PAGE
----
Next, you want to determine the customer's citizenship.  Never ask your customer, "what's your citizenship?"  This is vague and could be difficult for the customer to answer correctly.  You should always give the customer choices to make it easy for them to answer correctly.  Giving choices not only increases accuracy but also speeds up the application process.  The correct way to determine citizenship would be for you to say: "Regarding citizenship, are you a U.S. Citizen, Permanent Resident Alien, Non-Permanent Resident Alien, or Non-Resident Alien."  Choices make it easier to answer correctly and make the application a more pleasurable experience which the customer will remember.  Everyone will know if they are a U.S. citizen as this is not an easy process to go through.  You will however encounter some people that do not know their current citizenship classification.  A simple way to determine the correct citizenship for someone who is not a U.S. Citizen is to ask, "do you have a green card?"  Someone with a green card is a Resident Alien.  Someone without a green card will be either a Non-Permanent Resident alien (authorized to work in the U.S. typically on a work visa like an H1-B) or a Non-Resident Alien sometimes referred to as a Foreign National.  U.S. Citizens, Resident Aliens and Non-Permanent Resident Aliens will typically be eligible for financing while Non-Resident Aliens or Foreign Nationals typically will not.  If your customer is not a U.S. Citizen you will need to input their country of citizenship and typically will need to input a permanent foreign address.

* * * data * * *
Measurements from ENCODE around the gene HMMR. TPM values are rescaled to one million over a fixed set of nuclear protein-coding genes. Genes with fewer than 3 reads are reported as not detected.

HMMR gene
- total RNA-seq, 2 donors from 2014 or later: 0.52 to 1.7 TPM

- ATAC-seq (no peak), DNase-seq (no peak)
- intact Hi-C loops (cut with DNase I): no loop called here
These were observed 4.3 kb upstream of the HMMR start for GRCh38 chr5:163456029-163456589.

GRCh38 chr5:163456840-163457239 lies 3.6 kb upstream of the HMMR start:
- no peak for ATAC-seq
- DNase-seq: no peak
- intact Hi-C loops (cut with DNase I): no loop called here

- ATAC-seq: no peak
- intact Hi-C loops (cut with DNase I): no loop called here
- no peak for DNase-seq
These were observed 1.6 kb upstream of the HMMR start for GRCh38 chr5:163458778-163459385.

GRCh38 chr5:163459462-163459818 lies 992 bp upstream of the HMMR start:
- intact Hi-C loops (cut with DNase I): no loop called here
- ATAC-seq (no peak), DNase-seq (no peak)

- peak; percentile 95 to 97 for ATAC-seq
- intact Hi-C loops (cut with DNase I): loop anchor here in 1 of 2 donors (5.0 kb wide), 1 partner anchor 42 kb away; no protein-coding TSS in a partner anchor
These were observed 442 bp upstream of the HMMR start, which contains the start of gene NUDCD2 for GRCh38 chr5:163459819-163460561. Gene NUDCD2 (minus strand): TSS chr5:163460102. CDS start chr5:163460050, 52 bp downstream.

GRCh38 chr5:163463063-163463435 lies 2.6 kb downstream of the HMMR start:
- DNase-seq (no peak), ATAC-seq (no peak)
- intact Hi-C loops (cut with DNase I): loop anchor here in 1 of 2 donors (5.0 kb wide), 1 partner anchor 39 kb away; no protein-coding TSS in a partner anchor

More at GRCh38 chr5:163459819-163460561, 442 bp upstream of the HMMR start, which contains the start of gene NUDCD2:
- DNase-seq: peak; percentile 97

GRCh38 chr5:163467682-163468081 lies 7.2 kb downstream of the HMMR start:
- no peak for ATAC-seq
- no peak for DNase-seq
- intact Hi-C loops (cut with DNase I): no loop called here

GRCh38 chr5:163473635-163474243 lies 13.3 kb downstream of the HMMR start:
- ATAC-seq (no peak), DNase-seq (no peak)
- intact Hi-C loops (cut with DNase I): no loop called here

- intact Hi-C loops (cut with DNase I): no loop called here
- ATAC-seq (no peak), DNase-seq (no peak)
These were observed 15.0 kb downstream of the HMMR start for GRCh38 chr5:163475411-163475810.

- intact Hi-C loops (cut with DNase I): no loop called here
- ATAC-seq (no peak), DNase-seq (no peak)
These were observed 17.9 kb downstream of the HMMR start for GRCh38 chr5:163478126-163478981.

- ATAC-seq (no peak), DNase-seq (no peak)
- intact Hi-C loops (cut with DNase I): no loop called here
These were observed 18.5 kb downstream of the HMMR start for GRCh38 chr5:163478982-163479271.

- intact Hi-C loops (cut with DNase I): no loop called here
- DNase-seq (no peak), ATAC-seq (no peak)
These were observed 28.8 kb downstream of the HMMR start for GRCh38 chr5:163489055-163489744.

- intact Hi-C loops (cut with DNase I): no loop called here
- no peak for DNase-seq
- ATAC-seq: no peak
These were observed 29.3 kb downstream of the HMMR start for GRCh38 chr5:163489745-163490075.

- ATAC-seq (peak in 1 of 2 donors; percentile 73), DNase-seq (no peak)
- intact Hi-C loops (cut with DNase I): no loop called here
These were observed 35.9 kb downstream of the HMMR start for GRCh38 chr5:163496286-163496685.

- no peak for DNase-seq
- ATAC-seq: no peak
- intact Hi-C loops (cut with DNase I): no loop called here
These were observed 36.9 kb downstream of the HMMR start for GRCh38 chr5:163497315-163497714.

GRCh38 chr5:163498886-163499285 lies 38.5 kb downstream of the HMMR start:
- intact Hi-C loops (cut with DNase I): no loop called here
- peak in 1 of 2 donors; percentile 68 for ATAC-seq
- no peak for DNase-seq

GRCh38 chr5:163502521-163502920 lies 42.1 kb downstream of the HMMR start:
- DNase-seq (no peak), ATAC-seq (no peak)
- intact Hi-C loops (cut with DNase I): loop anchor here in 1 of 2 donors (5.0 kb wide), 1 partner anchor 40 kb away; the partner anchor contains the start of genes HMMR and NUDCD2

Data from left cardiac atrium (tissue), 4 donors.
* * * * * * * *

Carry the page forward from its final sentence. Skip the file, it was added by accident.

Next, you want to ask the customer their social security number.  There should be no hesitation when asking for the customer's social security number.  It is merely part of the application and should be treated as such.  At times, you will hear "why do I need to give you this?", or "do you need this to give me a rate quote", or "I don't feel comfortable giving this information over the phone".  If your customer objects to giving their social security number it is important that you commucite the importance of this information.  A good response to this would be, "this is something that I need to determine if you qualify."  Every now and then you will encounter a customer that for whatever the reason simply will not give you their social security number.  In this case it is best to simply move on to the next customer.